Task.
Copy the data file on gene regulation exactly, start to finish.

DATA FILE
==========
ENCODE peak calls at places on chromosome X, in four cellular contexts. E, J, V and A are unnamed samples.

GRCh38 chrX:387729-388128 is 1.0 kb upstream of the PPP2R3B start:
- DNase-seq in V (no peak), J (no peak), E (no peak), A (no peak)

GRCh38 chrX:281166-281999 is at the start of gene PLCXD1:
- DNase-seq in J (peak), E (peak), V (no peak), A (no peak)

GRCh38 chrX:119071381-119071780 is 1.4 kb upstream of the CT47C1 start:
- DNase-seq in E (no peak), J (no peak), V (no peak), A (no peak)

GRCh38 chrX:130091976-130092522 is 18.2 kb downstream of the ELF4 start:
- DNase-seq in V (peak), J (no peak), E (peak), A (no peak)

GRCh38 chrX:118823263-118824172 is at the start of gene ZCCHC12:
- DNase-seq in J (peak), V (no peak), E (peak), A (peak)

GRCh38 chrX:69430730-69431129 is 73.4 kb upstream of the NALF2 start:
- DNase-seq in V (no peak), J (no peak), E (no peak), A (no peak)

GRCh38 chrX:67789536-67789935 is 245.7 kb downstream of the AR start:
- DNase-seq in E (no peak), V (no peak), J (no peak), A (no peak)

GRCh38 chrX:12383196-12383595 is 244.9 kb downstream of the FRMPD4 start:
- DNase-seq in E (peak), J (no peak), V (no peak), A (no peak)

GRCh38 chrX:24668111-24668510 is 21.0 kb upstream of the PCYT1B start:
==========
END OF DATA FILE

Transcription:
ENCODE peak calls at places on chromosome X, in four cellular contexts. E, J, V and A are unnamed samples.

GRCh38 chrX:387729-388128 is 1.0 kb upstream of the PPP2R3B start:
- DNase-seq in V (no peak), J (no peak), E (no peak), A (no peak)

GRCh38 chrX:281166-281999 is at the start of gene PLCXD1:
- DNase-seq in J (peak), E (peak), V (no peak), A (no peak)

GRCh38 chrX:119071381-119071780 is 1.4 kb upstream of the CT47C1 start:
- DNase-seq in E (no peak), J (no peak), V (no peak), A (no peak)

GRCh38 chrX:130091976-130092522 is 18.2 kb downstream of the ELF4 start:
- DNase-seq in V (peak), J (no peak), E (peak), A (no peak)

GRCh38 chrX:118823263-118824172 is at the start of gene ZCCHC12:
- DNase-seq in J (peak), V (no peak), E (peak), A (peak)

GRCh38 chrX:69430730-69431129 is 73.4 kb upstream of the NALF2 start:
- DNase-seq in V (no peak), J (no peak), E (no peak), A (no peak)

GRCh38 chrX:67789536-67789935 is 245.7 kb downstream of the AR start:
- DNase-seq in E (no peak), V (no peak), J (no peak), A (no peak)

GRCh38 chrX:12383196-12383595 is 244.9 kb downstream of the FRMPD4 start:
- DNase-seq in E (peak), J (no peak), V (no peak), A (no peak)

GRCh38 chrX:24668111-24668510 is 21.0 kb upstream of the PCYT1B start: